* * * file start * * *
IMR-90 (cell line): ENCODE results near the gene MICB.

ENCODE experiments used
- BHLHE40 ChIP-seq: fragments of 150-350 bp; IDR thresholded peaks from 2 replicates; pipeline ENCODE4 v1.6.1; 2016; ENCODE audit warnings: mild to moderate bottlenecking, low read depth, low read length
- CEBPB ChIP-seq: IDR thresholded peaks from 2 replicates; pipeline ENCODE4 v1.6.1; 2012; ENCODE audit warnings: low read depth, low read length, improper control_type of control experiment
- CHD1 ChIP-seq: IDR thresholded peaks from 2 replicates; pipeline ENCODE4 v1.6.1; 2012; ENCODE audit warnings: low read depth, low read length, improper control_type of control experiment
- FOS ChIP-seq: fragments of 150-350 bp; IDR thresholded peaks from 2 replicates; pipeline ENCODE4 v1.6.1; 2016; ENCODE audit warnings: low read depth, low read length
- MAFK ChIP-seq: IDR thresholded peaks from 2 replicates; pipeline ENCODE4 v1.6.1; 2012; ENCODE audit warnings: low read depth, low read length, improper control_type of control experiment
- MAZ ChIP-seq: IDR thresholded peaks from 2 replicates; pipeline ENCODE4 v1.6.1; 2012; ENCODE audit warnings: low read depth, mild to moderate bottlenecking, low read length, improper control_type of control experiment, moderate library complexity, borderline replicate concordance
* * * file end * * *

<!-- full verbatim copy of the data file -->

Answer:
IMR-90 (cell line): ENCODE results near the gene MICB.

ENCODE experiments used
- BHLHE40 ChIP-seq: fragments of 150-350 bp; IDR thresholded peaks from 2 replicates; pipeline ENCODE4 v1.6.1; 2016; ENCODE audit warnings: mild to moderate bottlenecking, low read depth, low read length
- CEBPB ChIP-seq: IDR thresholded peaks from 2 replicates; pipeline ENCODE4 v1.6.1; 2012; ENCODE audit warnings: low read depth, low read length, improper control_type of control experiment
- CHD1 ChIP-seq: IDR thresholded peaks from 2 replicates; pipeline ENCODE4 v1.6.1; 2012; ENCODE audit warnings: low read depth, low read length, improper control_type of control experiment
- FOS ChIP-seq: fragments of 150-350 bp; IDR thresholded peaks from 2 replicates; pipeline ENCODE4 v1.6.1; 2016; ENCODE audit warnings: low read depth, low read length
- MAFK ChIP-seq: IDR thresholded peaks from 2 replicates; pipeline ENCODE4 v1.6.1; 2012; ENCODE audit warnings: low read depth, low read length, improper control_type of control experiment
- MAZ ChIP-seq: IDR thresholded peaks from 2 replicates; pipeline ENCODE4 v1.6.1; 2012; ENCODE audit warnings: low read depth, mild to moderate bottlenecking, low read length, improper control_type of control experiment, moderate library complexity, borderline replicate concordance